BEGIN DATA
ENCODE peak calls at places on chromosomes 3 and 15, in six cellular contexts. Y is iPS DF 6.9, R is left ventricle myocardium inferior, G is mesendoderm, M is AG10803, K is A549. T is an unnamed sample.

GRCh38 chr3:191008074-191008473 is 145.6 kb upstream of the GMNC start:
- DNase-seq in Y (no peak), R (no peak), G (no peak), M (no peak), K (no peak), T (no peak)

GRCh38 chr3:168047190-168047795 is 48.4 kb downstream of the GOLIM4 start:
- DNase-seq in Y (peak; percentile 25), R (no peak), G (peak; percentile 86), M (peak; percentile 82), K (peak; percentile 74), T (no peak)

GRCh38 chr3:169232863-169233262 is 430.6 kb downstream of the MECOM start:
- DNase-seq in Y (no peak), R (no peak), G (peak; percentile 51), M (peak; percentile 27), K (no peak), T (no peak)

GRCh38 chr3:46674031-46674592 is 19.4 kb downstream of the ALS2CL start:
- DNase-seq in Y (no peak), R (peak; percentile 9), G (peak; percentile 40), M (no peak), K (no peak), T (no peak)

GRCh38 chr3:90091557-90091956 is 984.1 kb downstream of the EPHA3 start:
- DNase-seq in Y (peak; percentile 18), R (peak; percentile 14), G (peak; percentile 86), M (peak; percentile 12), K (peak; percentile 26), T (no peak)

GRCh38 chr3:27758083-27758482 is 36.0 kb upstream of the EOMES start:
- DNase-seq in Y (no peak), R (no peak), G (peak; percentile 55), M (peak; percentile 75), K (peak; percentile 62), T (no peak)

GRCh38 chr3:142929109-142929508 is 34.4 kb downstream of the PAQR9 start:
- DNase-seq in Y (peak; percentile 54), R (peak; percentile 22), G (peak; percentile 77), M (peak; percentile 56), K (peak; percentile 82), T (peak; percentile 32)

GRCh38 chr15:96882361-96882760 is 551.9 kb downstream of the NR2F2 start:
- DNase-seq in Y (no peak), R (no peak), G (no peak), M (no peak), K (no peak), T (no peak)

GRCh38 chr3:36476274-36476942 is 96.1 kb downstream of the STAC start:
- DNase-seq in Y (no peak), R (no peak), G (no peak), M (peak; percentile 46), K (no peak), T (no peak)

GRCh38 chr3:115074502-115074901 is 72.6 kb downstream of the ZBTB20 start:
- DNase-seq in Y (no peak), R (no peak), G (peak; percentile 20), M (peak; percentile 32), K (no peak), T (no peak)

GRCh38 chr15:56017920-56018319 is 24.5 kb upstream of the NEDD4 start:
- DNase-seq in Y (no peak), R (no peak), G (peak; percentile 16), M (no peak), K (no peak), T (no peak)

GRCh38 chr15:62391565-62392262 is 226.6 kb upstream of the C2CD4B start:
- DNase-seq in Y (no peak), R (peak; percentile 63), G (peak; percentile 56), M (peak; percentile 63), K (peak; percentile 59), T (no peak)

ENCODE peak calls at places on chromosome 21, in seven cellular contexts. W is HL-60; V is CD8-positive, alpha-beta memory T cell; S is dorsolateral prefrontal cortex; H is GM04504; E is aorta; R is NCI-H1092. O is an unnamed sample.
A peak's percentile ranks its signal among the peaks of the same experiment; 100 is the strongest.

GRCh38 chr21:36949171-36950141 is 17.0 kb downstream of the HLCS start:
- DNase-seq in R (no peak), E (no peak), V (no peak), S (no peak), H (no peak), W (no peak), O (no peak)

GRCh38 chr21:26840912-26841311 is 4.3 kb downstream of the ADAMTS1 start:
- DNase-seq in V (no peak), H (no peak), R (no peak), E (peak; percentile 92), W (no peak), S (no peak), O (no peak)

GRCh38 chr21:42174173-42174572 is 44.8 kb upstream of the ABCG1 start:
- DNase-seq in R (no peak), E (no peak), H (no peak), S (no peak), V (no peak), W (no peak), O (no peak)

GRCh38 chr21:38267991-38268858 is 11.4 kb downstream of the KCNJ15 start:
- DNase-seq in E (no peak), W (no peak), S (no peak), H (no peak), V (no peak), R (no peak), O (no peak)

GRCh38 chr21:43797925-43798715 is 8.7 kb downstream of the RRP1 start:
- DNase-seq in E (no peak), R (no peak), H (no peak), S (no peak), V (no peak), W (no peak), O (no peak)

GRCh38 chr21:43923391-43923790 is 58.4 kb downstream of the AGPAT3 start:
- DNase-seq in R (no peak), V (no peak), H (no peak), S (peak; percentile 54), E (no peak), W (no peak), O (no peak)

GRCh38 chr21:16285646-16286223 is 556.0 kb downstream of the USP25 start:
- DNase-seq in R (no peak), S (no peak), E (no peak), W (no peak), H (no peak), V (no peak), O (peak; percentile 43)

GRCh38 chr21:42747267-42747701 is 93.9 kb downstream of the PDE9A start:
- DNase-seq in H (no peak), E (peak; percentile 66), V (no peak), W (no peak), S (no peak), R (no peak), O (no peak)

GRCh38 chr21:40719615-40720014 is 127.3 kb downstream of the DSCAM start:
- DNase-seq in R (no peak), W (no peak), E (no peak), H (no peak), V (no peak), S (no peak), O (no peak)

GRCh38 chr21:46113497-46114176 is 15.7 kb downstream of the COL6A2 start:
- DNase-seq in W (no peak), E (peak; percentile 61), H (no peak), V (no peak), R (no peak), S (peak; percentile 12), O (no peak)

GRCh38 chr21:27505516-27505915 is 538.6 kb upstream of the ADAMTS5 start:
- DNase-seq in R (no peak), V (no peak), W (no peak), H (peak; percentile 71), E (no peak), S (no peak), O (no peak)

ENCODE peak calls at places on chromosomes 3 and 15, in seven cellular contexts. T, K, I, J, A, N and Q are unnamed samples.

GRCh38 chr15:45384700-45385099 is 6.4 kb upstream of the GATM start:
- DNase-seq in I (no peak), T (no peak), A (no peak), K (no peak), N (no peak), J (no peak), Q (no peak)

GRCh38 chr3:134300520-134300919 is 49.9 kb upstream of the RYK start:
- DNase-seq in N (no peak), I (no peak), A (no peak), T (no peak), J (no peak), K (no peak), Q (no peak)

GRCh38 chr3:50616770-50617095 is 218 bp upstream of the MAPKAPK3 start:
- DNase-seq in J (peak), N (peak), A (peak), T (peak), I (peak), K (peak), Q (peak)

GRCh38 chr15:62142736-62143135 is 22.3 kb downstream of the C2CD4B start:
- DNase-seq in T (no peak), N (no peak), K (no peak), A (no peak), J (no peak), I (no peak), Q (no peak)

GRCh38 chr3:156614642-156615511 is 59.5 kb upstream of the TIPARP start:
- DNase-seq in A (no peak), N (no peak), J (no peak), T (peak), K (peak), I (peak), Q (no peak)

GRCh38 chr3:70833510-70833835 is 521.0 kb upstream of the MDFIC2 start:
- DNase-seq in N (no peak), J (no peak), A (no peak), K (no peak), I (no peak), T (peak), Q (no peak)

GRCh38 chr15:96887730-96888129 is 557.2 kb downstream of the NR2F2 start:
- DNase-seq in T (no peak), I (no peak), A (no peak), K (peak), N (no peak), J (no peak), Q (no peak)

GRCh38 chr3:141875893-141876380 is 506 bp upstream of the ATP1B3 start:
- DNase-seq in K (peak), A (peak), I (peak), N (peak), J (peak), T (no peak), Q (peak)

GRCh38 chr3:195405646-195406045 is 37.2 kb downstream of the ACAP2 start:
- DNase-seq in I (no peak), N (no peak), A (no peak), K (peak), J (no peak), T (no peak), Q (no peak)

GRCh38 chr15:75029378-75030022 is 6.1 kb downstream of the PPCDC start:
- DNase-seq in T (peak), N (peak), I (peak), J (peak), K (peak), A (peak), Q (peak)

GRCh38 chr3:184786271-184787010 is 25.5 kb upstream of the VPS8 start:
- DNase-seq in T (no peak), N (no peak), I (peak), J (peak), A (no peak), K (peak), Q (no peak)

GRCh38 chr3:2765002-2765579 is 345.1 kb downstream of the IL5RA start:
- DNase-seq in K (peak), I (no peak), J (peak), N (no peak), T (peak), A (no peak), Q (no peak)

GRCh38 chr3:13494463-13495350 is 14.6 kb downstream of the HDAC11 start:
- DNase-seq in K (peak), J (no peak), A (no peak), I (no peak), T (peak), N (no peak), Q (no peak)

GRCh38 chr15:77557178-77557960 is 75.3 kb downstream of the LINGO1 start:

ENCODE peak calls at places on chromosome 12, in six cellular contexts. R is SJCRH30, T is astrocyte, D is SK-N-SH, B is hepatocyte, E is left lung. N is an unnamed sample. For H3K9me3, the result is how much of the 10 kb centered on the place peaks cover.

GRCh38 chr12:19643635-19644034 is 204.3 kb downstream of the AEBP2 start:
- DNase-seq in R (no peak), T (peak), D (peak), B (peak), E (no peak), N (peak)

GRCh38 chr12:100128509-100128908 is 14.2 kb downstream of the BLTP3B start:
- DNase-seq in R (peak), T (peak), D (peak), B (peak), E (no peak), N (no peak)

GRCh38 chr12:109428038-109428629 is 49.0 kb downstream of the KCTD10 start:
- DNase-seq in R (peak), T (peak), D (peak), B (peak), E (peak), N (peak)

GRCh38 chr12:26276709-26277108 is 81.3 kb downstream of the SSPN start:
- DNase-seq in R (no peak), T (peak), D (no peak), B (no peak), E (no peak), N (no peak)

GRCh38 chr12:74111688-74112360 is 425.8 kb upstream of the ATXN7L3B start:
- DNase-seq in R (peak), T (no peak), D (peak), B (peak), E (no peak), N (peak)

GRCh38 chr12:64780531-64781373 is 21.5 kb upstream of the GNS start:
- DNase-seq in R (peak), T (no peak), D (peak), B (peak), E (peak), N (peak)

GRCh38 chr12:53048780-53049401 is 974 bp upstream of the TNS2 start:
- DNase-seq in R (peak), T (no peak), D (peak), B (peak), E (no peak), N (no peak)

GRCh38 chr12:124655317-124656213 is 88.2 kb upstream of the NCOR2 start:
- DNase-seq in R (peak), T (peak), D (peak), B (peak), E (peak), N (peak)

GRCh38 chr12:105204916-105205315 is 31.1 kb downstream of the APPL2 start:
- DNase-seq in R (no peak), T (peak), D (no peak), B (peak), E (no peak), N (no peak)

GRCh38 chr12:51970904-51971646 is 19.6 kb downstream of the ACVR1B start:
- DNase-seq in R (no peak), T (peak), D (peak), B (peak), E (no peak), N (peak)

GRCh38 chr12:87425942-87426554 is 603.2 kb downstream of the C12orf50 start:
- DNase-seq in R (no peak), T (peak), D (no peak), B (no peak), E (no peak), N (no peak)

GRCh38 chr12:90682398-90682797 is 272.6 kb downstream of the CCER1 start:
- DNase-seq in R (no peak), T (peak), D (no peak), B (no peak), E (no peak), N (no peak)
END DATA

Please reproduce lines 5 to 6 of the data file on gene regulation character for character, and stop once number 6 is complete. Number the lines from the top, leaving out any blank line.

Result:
- DNase-seq in Y (peak; percentile 25), R (no peak), G (peak; percentile 86), M (peak; percentile 82), K (peak; percentile 74), T (no peak)

GRCh38 chr3:169232863-169233262 is 430.6 kb downstream of the MECOM start: